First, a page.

Signet Research, Inc. has been a leading provider of market research serving the publishing industry for over 40 years. The company offers a wide array of AdStudies for print, web and e-newsletter ads as well as customized audience and editorial studies for print and web in the B to B and B to C markets.

For additional information contact:
Alexander Nanos, Project Director
Signet Research, Inc.
201-945-6903 ext. 11

Thursday, January 28, 2010

Crash course on online advertising

The past 10 years has seen advertising go from somewhat of a “wing it and see” approach to more of a real science. Today’s marketer can pinpoint her ad dollars to places where she only pays for prospects that have expressed interest.

This kind of marketing is exciting and amazing. But if you don’t know what you’re doing, it can be a waste of money. The good news is that you don’t have to be overly Web-savvy to run a Google AdWords program or to buy a banner ad.

Below are the basics to get your started. Remember, you get what you pay for. So you’ll pay more for a true lead than you will for an impression or click. Read on…

Cost per impression (CPI)/cost per thousand (CPM)
CPI and CPM are essentially the same thing. In its simplest form, you are paying for every set of eyeballs that see your ad. The standard is to measure by the thousand, thus the “cost per thousand.”

Imagine if your highway billboard company had a way to measure every person that drove past your billboard. They would charge you a set fee for every 1,000 people that drove by. Translated to online ads, this means you’re charged a set fee for every 1,000 visits to the page of the Web site where your ad runs.

Those 1,000 visits don’t necessarily mean 1,000 different people. Several people may have visited the page numerous times. Just like the billboard company would count the same car twice, cost per impression counts repeat visitors.

CPI is still a cost-effective way to do brand advertising online. Depending on the targeting of the audience, you might pay around $15 to $30 for every 1,000 impressions—not a bad price to make an impression with a targeted advertisement. Just don’t expect a ton of suspects or prospects from this type of advertising. It is purely for branding, so make sure your expectations are reasonable.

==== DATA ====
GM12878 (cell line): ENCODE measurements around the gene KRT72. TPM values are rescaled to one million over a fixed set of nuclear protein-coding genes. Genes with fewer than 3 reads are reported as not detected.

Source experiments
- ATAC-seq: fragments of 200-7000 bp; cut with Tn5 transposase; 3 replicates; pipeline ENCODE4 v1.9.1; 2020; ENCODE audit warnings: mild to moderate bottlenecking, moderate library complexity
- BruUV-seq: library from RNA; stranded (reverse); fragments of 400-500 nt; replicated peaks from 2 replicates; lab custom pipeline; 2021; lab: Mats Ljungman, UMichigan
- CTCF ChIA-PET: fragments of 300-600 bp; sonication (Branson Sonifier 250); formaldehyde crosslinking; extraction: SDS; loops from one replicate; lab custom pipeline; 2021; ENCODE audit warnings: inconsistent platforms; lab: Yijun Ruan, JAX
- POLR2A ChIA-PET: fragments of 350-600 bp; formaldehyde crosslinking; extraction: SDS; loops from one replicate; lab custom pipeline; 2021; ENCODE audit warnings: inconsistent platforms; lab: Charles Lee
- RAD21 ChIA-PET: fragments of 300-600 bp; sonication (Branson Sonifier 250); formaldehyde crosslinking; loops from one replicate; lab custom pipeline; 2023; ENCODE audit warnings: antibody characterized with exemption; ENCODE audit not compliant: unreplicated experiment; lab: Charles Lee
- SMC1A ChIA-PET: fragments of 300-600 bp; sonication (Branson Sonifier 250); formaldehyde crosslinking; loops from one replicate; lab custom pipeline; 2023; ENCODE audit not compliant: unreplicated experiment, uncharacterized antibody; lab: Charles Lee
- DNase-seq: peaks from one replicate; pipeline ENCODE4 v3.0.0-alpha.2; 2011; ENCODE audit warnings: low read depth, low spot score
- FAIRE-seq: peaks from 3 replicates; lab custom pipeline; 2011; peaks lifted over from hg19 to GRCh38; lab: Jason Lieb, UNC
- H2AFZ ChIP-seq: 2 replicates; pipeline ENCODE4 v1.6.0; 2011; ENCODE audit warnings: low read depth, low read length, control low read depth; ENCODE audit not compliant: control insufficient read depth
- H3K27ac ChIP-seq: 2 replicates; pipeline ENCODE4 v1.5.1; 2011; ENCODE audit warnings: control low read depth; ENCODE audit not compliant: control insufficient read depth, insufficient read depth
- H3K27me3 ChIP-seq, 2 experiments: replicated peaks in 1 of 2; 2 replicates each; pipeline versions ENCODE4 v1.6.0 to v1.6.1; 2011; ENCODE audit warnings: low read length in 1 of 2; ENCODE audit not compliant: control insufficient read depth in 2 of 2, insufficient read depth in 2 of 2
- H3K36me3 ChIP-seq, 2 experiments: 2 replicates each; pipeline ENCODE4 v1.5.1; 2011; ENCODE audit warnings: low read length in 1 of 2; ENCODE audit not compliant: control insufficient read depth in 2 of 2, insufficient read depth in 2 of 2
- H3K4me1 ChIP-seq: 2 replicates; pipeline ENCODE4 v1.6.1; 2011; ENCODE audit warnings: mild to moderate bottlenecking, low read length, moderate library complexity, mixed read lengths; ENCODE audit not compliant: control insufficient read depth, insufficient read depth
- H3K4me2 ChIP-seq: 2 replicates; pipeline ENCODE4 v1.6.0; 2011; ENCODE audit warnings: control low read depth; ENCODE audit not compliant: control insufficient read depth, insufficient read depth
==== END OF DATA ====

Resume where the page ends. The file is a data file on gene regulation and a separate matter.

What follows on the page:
Cost per click (CPC)/pay per click (PPC)
This type of advertising costs a little more, but that’s because it has entered your funnel as a suspect. Visitors to search engines will click on an ad that comes up in a search query. (I am sure you’ve all seen paid ads on the right or top of your Google search.)

Advertisers can buy keywords that potential customers may be searching for. For instance, if a college is offering a new biotech major, it could buy keywords around this major—and even in the targeted region of your choice. Someone doing a search for “colleges that offer biotech” may encounter your Google ad, click on the ad, then get transferred to your Web site—ideally, a custom landing page that caters to their needs.

Advertisers usually bid on keywords. The more popular the word, the more expensive it is. Let’s say the word is semi-popular. It might go for $2 per click. Any time anyone clicks on your ad, you pay Google $2.

The good news is that search engines such as Google don’t use only price to determine what ads go on top. Its algorithm will also scan your site and balance your listing with its relevancy and how much volume you purchase with the search engine.

The bad news is that you pay $2 for each visitor who clicks, even if they leave your site a second later and you don’t get the chance to capture the lead. In fact, it may actually take 30 people to click before you get one person to fill out a form. That translates into $60 cost per lead. This takes me to our next point.

Cost per lead (CPL)
You’ll invest the most with CPL advertising because you only pay for actual prospects, or “deep funnel” names. Unlike CPM (where you pay for the masses to see your ad), or CPC (where you pay for suspects to visit your site), with cost per lead advertising, you pay for prospective customers who fill out a form. These prospects most likely:

Searched online for your product
Explored Web sites for the product
Read info specifically about your company or school
And after all this, was still interested enough to fill out a request info form and give you their name, phone, number and e-mail address (if not more).
They are waiting for you to contact them.

Advertisers pay various amounts for CPL advertising depending on their product, demand, industry, closing ratio and profit margins. For instance, our new company,, helps colleges recruit adult learners. We charge $50 per lead. If a college can enroll two of every 10 prospects we send them, that means they paid $500 for two students.